for those who donate their bodies to medical education

DSC_0872We have just been as an ecumenical and multi-faith team to  the service to give thanks for the people who have given their bodies for medical education, research and training.This year over 450 people who have died donated their bodies to Schools of Medicine and Anatomy in London and the South East.

Southwark Cathedral was packed out with family and friends of those who have died – many having to stand around the pillars and at the back.

I was there with my colleagues. Rikke was representing the Lutheran Church as well as Imperial. We were joined for the first time by our Buddhist colleague Karuna. We all sat together with the other Chaplains for the simple but very moving service. The key event is the singing of a beautiful funeral liturgy composed by John Taverner. During this medical students slowly carry a large basket of flowers through the congregation and lay it at the foot of the altar. The students also walk  passed tables full of photographs of those who have died.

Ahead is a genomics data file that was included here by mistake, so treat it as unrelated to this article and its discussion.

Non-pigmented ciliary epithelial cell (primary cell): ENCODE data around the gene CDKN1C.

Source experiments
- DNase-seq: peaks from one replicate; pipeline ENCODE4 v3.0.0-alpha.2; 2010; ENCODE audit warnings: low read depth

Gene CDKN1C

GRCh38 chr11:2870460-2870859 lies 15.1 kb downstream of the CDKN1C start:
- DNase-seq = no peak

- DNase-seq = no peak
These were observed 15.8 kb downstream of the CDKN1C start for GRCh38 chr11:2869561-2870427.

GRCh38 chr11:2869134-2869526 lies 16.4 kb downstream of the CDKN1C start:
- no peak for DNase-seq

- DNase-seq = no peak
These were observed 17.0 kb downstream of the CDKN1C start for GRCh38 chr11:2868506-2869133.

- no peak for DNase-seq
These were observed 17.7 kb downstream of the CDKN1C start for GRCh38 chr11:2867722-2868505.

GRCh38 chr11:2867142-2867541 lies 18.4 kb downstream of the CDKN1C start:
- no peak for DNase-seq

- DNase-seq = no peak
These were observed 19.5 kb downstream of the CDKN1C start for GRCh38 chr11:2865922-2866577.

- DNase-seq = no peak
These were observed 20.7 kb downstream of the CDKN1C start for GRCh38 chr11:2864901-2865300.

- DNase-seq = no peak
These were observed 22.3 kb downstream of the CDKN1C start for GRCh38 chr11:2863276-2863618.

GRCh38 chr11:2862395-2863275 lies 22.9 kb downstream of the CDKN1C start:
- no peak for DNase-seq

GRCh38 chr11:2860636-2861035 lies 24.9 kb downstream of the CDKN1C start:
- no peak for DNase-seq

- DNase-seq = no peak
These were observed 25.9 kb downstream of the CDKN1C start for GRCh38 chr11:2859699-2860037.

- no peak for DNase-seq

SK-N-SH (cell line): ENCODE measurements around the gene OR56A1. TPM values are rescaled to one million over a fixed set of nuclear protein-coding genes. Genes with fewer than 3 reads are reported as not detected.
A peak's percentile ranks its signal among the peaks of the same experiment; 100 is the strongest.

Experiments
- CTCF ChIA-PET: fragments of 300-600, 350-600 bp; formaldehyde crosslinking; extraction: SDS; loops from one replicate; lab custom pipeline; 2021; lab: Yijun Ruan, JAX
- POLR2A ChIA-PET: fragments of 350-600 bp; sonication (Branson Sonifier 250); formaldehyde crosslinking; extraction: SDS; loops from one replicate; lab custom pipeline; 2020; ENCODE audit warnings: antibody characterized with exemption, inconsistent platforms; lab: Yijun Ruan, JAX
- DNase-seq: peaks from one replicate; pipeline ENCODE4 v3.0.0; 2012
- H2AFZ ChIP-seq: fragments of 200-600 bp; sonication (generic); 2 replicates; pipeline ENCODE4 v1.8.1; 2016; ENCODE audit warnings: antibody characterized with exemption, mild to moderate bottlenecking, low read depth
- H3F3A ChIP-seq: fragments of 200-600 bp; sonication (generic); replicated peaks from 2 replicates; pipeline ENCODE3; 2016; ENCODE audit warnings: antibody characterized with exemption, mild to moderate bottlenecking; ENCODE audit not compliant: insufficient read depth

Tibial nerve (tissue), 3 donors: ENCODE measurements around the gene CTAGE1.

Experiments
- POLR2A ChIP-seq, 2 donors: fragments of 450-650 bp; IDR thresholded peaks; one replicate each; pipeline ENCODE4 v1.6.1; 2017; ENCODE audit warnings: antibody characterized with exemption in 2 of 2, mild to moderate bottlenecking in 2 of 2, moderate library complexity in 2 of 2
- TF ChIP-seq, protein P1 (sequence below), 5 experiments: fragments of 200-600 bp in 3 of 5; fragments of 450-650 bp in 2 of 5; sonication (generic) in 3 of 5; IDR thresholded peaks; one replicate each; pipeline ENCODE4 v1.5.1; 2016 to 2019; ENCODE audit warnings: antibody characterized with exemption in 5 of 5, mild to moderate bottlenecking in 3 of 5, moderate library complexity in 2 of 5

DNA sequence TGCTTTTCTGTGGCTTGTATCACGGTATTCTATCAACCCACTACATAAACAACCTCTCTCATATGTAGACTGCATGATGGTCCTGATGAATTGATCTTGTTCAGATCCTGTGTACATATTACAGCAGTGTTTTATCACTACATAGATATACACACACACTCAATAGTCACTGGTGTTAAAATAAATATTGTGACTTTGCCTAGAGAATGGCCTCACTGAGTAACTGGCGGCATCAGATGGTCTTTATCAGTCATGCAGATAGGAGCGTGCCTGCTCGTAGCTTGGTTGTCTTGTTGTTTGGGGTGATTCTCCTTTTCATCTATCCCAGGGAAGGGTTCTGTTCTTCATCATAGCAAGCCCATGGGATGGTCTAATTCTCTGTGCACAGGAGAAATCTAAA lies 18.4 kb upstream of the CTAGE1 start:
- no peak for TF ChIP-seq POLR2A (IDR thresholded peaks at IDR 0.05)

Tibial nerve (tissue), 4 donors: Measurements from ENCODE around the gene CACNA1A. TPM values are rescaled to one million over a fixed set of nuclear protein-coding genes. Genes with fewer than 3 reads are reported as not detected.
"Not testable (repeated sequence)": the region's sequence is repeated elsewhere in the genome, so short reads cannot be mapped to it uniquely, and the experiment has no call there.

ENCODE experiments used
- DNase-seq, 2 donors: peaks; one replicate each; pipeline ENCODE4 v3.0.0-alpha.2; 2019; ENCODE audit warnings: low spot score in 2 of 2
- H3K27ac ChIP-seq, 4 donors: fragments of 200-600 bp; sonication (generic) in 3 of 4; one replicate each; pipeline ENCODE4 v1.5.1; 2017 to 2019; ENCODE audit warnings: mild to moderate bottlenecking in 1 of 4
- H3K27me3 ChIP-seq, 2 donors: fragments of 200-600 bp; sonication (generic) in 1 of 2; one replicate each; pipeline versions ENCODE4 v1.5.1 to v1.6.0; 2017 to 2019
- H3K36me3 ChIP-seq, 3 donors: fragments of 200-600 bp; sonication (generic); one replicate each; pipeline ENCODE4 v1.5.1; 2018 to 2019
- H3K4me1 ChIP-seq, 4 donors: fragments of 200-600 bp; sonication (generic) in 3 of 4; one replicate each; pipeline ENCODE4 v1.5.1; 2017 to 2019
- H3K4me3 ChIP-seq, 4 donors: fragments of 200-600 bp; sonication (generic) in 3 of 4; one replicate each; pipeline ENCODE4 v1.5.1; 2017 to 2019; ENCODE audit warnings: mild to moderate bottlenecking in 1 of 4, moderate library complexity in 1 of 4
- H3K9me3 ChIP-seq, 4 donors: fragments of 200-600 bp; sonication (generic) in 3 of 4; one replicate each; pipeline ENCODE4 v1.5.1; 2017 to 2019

The bodies are used to teach anatomy to medical and dental students. When this is over, after one or two years, Chaplains conduct funeral services.

Donation in this way is a very generous act, without which it would not be possible to educate and train doctors. It also makes great demands on family and friends who have to wait for such a long time before being able to lay to rest the remains of people they have loved.